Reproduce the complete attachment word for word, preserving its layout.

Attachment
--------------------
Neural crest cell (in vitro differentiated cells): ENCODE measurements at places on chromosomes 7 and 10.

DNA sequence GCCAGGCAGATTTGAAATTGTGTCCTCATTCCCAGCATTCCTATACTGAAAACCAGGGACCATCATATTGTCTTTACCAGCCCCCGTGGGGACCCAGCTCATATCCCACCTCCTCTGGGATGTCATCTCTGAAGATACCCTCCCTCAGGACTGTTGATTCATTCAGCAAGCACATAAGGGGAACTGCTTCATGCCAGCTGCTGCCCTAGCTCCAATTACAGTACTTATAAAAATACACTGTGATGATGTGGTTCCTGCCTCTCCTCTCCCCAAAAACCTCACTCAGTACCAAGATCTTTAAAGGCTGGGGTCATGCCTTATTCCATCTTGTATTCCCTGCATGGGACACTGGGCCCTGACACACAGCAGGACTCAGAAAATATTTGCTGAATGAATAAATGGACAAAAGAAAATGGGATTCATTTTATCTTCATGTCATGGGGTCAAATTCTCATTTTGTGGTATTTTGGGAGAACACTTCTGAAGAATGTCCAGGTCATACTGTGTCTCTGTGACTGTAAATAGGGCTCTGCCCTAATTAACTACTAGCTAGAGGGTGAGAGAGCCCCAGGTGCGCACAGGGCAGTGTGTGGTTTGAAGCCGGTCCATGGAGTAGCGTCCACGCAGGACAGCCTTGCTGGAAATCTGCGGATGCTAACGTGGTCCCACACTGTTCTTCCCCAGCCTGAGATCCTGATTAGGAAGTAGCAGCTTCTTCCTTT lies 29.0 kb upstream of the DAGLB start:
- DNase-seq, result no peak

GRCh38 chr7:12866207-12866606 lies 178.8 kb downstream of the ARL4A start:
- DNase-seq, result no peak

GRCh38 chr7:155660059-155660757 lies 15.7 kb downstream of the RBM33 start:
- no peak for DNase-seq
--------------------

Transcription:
Neural crest cell (in vitro differentiated cells): ENCODE measurements at places on chromosomes 7 and 10.

DNA sequence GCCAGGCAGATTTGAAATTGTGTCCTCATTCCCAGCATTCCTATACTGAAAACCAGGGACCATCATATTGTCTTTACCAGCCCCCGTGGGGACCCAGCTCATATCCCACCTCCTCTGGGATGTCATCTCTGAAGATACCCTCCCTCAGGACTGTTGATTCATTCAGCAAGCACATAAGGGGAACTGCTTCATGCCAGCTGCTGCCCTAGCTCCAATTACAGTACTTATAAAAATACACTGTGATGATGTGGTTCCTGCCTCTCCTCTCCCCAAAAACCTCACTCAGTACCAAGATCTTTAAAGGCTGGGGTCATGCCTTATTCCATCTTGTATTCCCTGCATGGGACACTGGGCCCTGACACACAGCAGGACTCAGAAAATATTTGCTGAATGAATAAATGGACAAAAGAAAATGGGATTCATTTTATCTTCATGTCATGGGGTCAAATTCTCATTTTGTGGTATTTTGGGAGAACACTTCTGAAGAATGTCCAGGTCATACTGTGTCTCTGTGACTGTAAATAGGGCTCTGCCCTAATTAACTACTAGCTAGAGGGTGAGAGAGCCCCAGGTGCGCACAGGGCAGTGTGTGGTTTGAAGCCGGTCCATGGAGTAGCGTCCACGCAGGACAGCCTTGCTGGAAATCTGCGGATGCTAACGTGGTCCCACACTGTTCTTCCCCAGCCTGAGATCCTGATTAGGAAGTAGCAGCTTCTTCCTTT lies 29.0 kb upstream of the DAGLB start:
- DNase-seq, result no peak

GRCh38 chr7:12866207-12866606 lies 178.8 kb downstream of the ARL4A start:
- DNase-seq, result no peak

GRCh38 chr7:155660059-155660757 lies 15.7 kb downstream of the RBM33 start:
- no peak for DNase-seq